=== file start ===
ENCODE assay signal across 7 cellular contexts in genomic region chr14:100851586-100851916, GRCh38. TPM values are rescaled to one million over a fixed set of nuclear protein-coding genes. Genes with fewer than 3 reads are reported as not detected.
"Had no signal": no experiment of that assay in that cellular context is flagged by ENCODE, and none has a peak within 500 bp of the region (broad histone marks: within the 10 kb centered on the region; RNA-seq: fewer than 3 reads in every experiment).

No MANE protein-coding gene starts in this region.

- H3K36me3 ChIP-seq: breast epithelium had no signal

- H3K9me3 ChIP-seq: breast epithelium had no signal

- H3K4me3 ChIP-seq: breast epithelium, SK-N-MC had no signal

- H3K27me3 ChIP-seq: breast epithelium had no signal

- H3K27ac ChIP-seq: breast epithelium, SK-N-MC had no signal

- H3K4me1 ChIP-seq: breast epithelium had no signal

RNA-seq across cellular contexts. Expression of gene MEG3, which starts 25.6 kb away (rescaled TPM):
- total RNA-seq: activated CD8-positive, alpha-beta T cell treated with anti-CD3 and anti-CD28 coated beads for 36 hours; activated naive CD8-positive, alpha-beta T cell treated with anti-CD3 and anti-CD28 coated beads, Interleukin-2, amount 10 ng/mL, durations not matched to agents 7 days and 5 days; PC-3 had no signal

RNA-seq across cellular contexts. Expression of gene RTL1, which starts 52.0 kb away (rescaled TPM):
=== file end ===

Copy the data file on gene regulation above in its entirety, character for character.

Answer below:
ENCODE assay signal across 7 cellular contexts in genomic region chr14:100851586-100851916, GRCh38. TPM values are rescaled to one million over a fixed set of nuclear protein-coding genes. Genes with fewer than 3 reads are reported as not detected.
"Had no signal": no experiment of that assay in that cellular context is flagged by ENCODE, and none has a peak within 500 bp of the region (broad histone marks: within the 10 kb centered on the region; RNA-seq: fewer than 3 reads in every experiment).

No MANE protein-coding gene starts in this region.

- H3K36me3 ChIP-seq: breast epithelium had no signal

- H3K9me3 ChIP-seq: breast epithelium had no signal

- H3K4me3 ChIP-seq: breast epithelium, SK-N-MC had no signal

- H3K27me3 ChIP-seq: breast epithelium had no signal

- H3K27ac ChIP-seq: breast epithelium, SK-N-MC had no signal

- H3K4me1 ChIP-seq: breast epithelium had no signal

RNA-seq across cellular contexts. Expression of gene MEG3, which starts 25.6 kb away (rescaled TPM):
- total RNA-seq: activated CD8-positive, alpha-beta T cell treated with anti-CD3 and anti-CD28 coated beads for 36 hours; activated naive CD8-positive, alpha-beta T cell treated with anti-CD3 and anti-CD28 coated beads, Interleukin-2, amount 10 ng/mL, durations not matched to agents 7 days and 5 days; PC-3 had no signal

RNA-seq across cellular contexts. Expression of gene RTL1, which starts 52.0 kb away (rescaled TPM):